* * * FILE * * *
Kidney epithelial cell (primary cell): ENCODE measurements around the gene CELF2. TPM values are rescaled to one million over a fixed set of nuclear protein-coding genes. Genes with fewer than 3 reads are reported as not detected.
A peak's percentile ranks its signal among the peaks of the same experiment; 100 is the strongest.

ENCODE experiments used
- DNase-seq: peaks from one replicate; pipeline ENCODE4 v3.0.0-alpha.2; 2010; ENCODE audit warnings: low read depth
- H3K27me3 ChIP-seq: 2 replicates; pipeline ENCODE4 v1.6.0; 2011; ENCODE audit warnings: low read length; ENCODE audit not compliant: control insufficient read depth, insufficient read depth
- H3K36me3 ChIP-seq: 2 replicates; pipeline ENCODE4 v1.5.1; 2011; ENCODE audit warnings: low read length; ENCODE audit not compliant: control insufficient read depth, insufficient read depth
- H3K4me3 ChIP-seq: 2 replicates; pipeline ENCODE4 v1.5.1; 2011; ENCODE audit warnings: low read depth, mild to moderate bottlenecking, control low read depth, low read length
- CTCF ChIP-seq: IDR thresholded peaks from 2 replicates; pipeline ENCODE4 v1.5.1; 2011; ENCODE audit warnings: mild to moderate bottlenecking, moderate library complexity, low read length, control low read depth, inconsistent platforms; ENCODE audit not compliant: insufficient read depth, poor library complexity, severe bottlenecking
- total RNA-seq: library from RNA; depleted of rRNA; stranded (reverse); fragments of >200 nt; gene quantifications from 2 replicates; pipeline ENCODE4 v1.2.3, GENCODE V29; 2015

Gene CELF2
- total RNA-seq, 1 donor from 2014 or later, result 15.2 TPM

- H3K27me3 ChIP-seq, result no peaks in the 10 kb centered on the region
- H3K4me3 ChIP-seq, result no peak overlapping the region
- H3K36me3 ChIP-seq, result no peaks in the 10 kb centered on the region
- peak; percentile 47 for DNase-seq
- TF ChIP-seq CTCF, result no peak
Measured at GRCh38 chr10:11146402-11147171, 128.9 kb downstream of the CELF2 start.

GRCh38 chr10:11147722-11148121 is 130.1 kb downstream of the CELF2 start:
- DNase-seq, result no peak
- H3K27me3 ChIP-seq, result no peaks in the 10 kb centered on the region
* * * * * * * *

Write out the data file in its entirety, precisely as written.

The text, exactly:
Kidney epithelial cell (primary cell): ENCODE measurements around the gene CELF2. TPM values are rescaled to one million over a fixed set of nuclear protein-coding genes. Genes with fewer than 3 reads are reported as not detected.
A peak's percentile ranks its signal among the peaks of the same experiment; 100 is the strongest.

ENCODE experiments used
- DNase-seq: peaks from one replicate; pipeline ENCODE4 v3.0.0-alpha.2; 2010; ENCODE audit warnings: low read depth
- H3K27me3 ChIP-seq: 2 replicates; pipeline ENCODE4 v1.6.0; 2011; ENCODE audit warnings: low read length; ENCODE audit not compliant: control insufficient read depth, insufficient read depth
- H3K36me3 ChIP-seq: 2 replicates; pipeline ENCODE4 v1.5.1; 2011; ENCODE audit warnings: low read length; ENCODE audit not compliant: control insufficient read depth, insufficient read depth
- H3K4me3 ChIP-seq: 2 replicates; pipeline ENCODE4 v1.5.1; 2011; ENCODE audit warnings: low read depth, mild to moderate bottlenecking, control low read depth, low read length
- CTCF ChIP-seq: IDR thresholded peaks from 2 replicates; pipeline ENCODE4 v1.5.1; 2011; ENCODE audit warnings: mild to moderate bottlenecking, moderate library complexity, low read length, control low read depth, inconsistent platforms; ENCODE audit not compliant: insufficient read depth, poor library complexity, severe bottlenecking
- total RNA-seq: library from RNA; depleted of rRNA; stranded (reverse); fragments of >200 nt; gene quantifications from 2 replicates; pipeline ENCODE4 v1.2.3, GENCODE V29; 2015

Gene CELF2
- total RNA-seq, 1 donor from 2014 or later, result 15.2 TPM

- H3K27me3 ChIP-seq, result no peaks in the 10 kb centered on the region
- H3K4me3 ChIP-seq, result no peak overlapping the region
- H3K36me3 ChIP-seq, result no peaks in the 10 kb centered on the region
- peak; percentile 47 for DNase-seq
- TF ChIP-seq CTCF, result no peak
Measured at GRCh38 chr10:11146402-11147171, 128.9 kb downstream of the CELF2 start.

GRCh38 chr10:11147722-11148121 is 130.1 kb downstream of the CELF2 start:
- DNase-seq, result no peak
- H3K27me3 ChIP-seq, result no peaks in the 10 kb centered on the region